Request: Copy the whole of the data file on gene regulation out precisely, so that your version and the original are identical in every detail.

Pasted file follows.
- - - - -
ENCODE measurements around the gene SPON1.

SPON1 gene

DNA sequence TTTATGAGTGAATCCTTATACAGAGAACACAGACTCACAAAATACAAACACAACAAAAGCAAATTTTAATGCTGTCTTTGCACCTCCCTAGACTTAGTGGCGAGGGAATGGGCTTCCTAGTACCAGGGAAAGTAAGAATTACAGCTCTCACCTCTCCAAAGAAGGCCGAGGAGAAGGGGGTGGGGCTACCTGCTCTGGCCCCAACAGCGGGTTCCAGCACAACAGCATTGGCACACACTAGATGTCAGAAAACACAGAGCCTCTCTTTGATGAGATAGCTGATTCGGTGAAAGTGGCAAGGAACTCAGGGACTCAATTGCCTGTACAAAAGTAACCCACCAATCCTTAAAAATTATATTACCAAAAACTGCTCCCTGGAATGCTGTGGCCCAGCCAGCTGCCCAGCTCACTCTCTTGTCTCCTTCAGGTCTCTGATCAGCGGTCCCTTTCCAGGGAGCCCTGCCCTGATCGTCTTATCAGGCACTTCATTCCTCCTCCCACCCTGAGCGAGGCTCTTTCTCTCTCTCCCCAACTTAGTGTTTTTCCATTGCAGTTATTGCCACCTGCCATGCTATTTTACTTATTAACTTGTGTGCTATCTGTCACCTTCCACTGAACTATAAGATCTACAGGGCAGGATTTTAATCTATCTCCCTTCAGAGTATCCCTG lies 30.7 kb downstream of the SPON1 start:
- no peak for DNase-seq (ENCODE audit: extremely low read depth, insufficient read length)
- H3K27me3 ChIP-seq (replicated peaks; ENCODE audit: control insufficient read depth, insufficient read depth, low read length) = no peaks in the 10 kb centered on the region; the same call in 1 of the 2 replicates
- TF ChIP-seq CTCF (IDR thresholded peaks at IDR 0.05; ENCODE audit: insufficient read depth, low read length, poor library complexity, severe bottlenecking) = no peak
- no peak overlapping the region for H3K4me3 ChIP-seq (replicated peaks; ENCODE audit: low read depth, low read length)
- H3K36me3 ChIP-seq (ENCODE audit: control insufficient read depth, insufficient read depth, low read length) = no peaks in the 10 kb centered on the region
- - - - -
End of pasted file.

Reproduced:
ENCODE measurements around the gene SPON1.

SPON1 gene

DNA sequence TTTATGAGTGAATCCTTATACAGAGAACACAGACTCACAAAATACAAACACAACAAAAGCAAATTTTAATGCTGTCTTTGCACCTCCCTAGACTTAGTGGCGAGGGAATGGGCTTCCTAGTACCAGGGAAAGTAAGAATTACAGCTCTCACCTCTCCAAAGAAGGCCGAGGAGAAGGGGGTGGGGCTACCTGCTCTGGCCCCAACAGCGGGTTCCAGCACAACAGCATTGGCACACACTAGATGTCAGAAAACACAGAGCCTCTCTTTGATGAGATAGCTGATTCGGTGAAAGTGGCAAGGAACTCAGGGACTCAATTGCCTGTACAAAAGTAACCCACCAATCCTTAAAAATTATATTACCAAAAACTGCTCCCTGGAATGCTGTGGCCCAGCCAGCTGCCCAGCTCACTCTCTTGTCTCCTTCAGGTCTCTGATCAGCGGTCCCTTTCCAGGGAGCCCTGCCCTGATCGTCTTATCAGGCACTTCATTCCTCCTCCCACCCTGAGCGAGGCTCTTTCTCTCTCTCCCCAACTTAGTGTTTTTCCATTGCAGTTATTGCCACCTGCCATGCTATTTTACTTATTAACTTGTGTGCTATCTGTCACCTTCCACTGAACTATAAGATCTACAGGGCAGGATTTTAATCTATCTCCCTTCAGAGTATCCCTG lies 30.7 kb downstream of the SPON1 start:
- no peak for DNase-seq (ENCODE audit: extremely low read depth, insufficient read length)
- H3K27me3 ChIP-seq (replicated peaks; ENCODE audit: control insufficient read depth, insufficient read depth, low read length) = no peaks in the 10 kb centered on the region; the same call in 1 of the 2 replicates
- TF ChIP-seq CTCF (IDR thresholded peaks at IDR 0.05; ENCODE audit: insufficient read depth, low read length, poor library complexity, severe bottlenecking) = no peak
- no peak overlapping the region for H3K4me3 ChIP-seq (replicated peaks; ENCODE audit: low read depth, low read length)
- H3K36me3 ChIP-seq (ENCODE audit: control insufficient read depth, insufficient read depth, low read length) = no peaks in the 10 kb centered on the region